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Parapolice are law enforcement agents considered "beyond", "ancillary" or "subsidiary" to the regular police force (as in "Paramedic", or "Paralegal").


Parapolice organizations are generally considered legally sanctioned bodies acting either beyond or in addition to the duties and responsibilities normally attributed to the public or state police. Parapolice organizations, therefore, can include all private security companies, auxiliary or adjunct police services, or other legal albeit politically motivated intimidation squads acting either at the behest or with the acquiescence of government and/or power elites.[1]

Geographic variation[edit]

The term seems to have developed slightly different normative meanings in northern versus southern and developing nations. In northern, democratic nations, parapolicing has acquired a critical connotation largely attached to an aggressive form of private security provision. Canadian sociologist, George Rigakos defines the New Parapolice as any "security company that explicitly attempts to bridge the gap between public and private police" constituting a "vanguard" force in emerging "risk markets".[2] For Rigakos, the parapolice are a type of assertive private law enforcement and surveillance organization "that pushes the envelope" on what is legally permissible concerning citizens’ powers of arrest and trespass enforcement.[3]

In southern, developing, and divided societies, parapolice have become synonymous with politically motivated intimidation squads. In some countries, like China, the parapolice are a state-organized policing agency charged with enforcing by-laws and other commercial regulations. They have been accused of intimidating and harassing unlicensed vendors, engaging in running street battles with local residents and environmentalists and even beating to death a man for taking images of a clash between villagers and the parapolice.[4] In Brazil, Amnesty International has criticized the role of the parapolice, locally known as "milicia", for abduction, intimidation, torture and "wielding political power by guaranteeing, through intimidation, votes for certain state deputies".[5] In Venezuela, parapolice have been blamed for the ‘social cleansing’ of poor men in the state of Portuguesa. The People’s Ombudsman reports that the parapolice are responsible for the killing of 402 people between 2001 and 2004.[6][not specific enough to verify] In Latin America, in particular, parapolice are synonymous with paramilitary vigilantism and political death squads.[7]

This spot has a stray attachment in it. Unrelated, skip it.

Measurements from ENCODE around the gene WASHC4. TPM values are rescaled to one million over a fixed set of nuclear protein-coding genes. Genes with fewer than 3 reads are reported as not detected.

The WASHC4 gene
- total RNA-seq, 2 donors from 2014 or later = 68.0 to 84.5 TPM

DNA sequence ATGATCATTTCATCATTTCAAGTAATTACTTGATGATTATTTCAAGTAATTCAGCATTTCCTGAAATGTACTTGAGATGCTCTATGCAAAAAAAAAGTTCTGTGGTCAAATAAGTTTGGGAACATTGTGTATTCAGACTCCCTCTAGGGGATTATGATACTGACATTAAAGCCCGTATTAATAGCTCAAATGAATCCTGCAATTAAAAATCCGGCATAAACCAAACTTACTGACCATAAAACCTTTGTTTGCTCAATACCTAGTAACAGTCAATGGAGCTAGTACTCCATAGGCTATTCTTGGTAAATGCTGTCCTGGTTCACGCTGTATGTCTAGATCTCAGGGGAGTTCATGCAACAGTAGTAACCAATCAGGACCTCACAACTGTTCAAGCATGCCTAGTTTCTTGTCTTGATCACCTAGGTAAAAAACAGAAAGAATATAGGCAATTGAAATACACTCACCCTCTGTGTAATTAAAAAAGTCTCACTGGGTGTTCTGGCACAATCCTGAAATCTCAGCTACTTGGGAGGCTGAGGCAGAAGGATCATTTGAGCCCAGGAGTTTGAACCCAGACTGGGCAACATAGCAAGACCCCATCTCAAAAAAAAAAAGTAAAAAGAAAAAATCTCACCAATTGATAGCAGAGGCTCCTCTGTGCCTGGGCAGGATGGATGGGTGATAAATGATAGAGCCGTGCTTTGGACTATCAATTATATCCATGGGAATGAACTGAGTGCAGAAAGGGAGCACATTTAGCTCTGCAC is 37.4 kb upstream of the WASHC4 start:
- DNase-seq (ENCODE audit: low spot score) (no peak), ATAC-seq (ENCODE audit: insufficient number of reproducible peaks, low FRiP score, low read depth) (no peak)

1. ^ G. Rigakos, “Hyperpanoptics as Commodity: The Case of the Parapolice” (1999) 24:3 Canadian Journal of Sociology at 388–389.
  2. ^ Rigakos, George (2002-01-01). The New Parapolice: Risk Markets and Commodified Social Control. University of Toronto Press. ISBN 9780802084385. 
  3. ^ Ross McLeod, whose Intelligarde ( firm was the subject of Rigakos’ critical book, more sympathetically defines his organization as an "evolutionary step in private law enforcement". (see: McLeod, Ross. 2004. Parapolice: A Revolution in the Business of Law Enforcement. Toronto: Boheme Press.
  4. ^ Window on China, (Jan. 1, 2008). Public anger over "parapolice" reveals city administration dilemma (see:
  5. ^ Amnesty International, Press Release (June 5, 2008), see:
  6. ^ Para police Extermination. (August 23, 2004), Devil’s Excrement. (see:
  7. ^ Huggins, Martha Knisely (1991-01-01). Vigilantism and the State in Modern Latin America: Essays on Extralegal Violence. Praeger. ISBN 9780275934767. 

See also[edit]